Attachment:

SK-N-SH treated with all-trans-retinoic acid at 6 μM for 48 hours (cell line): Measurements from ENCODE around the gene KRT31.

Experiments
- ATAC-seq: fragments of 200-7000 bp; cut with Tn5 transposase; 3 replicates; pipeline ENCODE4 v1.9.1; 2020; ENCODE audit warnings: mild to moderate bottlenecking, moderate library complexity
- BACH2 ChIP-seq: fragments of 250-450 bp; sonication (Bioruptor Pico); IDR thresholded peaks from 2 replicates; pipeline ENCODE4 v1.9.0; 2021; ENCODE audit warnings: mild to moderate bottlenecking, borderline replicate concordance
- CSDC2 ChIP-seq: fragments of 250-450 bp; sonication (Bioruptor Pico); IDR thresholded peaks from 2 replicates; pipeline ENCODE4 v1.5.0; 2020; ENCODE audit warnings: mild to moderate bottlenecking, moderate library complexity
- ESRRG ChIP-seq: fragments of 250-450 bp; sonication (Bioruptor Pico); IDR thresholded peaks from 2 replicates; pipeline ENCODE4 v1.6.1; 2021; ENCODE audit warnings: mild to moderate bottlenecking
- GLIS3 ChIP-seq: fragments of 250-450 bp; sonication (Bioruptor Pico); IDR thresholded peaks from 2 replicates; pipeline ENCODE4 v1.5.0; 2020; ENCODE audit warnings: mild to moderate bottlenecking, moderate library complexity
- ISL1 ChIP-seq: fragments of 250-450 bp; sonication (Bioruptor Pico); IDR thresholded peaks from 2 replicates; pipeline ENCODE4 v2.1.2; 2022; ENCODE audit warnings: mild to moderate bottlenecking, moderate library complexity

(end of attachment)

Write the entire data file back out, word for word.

SK-N-SH treated with all-trans-retinoic acid at 6 μM for 48 hours (cell line): Measurements from ENCODE around the gene KRT31.

Experiments
- ATAC-seq: fragments of 200-7000 bp; cut with Tn5 transposase; 3 replicates; pipeline ENCODE4 v1.9.1; 2020; ENCODE audit warnings: mild to moderate bottlenecking, moderate library complexity
- BACH2 ChIP-seq: fragments of 250-450 bp; sonication (Bioruptor Pico); IDR thresholded peaks from 2 replicates; pipeline ENCODE4 v1.9.0; 2021; ENCODE audit warnings: mild to moderate bottlenecking, borderline replicate concordance
- CSDC2 ChIP-seq: fragments of 250-450 bp; sonication (Bioruptor Pico); IDR thresholded peaks from 2 replicates; pipeline ENCODE4 v1.5.0; 2020; ENCODE audit warnings: mild to moderate bottlenecking, moderate library complexity
- ESRRG ChIP-seq: fragments of 250-450 bp; sonication (Bioruptor Pico); IDR thresholded peaks from 2 replicates; pipeline ENCODE4 v1.6.1; 2021; ENCODE audit warnings: mild to moderate bottlenecking
- GLIS3 ChIP-seq: fragments of 250-450 bp; sonication (Bioruptor Pico); IDR thresholded peaks from 2 replicates; pipeline ENCODE4 v1.5.0; 2020; ENCODE audit warnings: mild to moderate bottlenecking, moderate library complexity
- ISL1 ChIP-seq: fragments of 250-450 bp; sonication (Bioruptor Pico); IDR thresholded peaks from 2 replicates; pipeline ENCODE4 v2.1.2; 2022; ENCODE audit warnings: mild to moderate bottlenecking, moderate library complexity